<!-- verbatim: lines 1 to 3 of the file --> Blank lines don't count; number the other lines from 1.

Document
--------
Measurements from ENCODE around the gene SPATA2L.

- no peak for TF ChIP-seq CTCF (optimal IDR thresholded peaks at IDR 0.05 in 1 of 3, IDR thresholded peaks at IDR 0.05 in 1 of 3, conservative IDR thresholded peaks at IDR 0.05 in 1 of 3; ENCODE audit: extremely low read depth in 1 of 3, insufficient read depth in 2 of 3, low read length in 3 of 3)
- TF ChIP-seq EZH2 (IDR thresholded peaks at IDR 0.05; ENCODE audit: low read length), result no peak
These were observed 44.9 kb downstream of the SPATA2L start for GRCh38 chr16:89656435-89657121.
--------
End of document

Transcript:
Measurements from ENCODE around the gene SPATA2L.

- no peak for TF ChIP-seq CTCF (optimal IDR thresholded peaks at IDR 0.05 in 1 of 3, IDR thresholded peaks at IDR 0.05 in 1 of 3, conservative IDR thresholded peaks at IDR 0.05 in 1 of 3; ENCODE audit: extremely low read depth in 1 of 3, insufficient read depth in 2 of 3, low read length in 3 of 3)
- TF ChIP-seq EZH2 (IDR thresholded peaks at IDR 0.05; ENCODE audit: low read length), result no peak